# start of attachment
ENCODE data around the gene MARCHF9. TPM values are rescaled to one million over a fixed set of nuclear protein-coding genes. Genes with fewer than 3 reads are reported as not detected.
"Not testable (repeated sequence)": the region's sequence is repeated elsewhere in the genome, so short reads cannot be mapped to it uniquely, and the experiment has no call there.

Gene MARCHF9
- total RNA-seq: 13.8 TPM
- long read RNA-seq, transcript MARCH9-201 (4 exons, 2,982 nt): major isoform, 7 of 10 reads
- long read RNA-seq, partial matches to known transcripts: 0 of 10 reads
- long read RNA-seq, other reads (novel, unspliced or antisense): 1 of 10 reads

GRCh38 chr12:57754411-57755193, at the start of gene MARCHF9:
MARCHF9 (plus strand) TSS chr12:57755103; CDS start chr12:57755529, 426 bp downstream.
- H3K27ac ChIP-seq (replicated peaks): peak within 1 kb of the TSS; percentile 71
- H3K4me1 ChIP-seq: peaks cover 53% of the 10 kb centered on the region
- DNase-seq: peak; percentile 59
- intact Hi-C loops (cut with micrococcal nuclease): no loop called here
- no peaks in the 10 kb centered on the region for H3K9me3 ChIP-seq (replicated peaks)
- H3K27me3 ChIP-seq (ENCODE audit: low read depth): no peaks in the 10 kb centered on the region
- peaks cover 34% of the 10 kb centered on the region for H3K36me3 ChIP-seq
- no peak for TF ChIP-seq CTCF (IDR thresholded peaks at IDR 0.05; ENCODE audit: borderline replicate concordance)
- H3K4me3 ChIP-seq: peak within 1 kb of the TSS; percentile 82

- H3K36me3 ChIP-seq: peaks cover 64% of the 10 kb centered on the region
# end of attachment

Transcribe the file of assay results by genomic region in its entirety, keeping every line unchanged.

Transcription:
ENCODE data around the gene MARCHF9. TPM values are rescaled to one million over a fixed set of nuclear protein-coding genes. Genes with fewer than 3 reads are reported as not detected.
"Not testable (repeated sequence)": the region's sequence is repeated elsewhere in the genome, so short reads cannot be mapped to it uniquely, and the experiment has no call there.

Gene MARCHF9
- total RNA-seq: 13.8 TPM
- long read RNA-seq, transcript MARCH9-201 (4 exons, 2,982 nt): major isoform, 7 of 10 reads
- long read RNA-seq, partial matches to known transcripts: 0 of 10 reads
- long read RNA-seq, other reads (novel, unspliced or antisense): 1 of 10 reads

GRCh38 chr12:57754411-57755193, at the start of gene MARCHF9:
MARCHF9 (plus strand) TSS chr12:57755103; CDS start chr12:57755529, 426 bp downstream.
- H3K27ac ChIP-seq (replicated peaks): peak within 1 kb of the TSS; percentile 71
- H3K4me1 ChIP-seq: peaks cover 53% of the 10 kb centered on the region
- DNase-seq: peak; percentile 59
- intact Hi-C loops (cut with micrococcal nuclease): no loop called here
- no peaks in the 10 kb centered on the region for H3K9me3 ChIP-seq (replicated peaks)
- H3K27me3 ChIP-seq (ENCODE audit: low read depth): no peaks in the 10 kb centered on the region
- peaks cover 34% of the 10 kb centered on the region for H3K36me3 ChIP-seq
- no peak for TF ChIP-seq CTCF (IDR thresholded peaks at IDR 0.05; ENCODE audit: borderline replicate concordance)
- H3K4me3 ChIP-seq: peak within 1 kb of the TSS; percentile 82

- H3K36me3 ChIP-seq: peaks cover 64% of the 10 kb centered on the region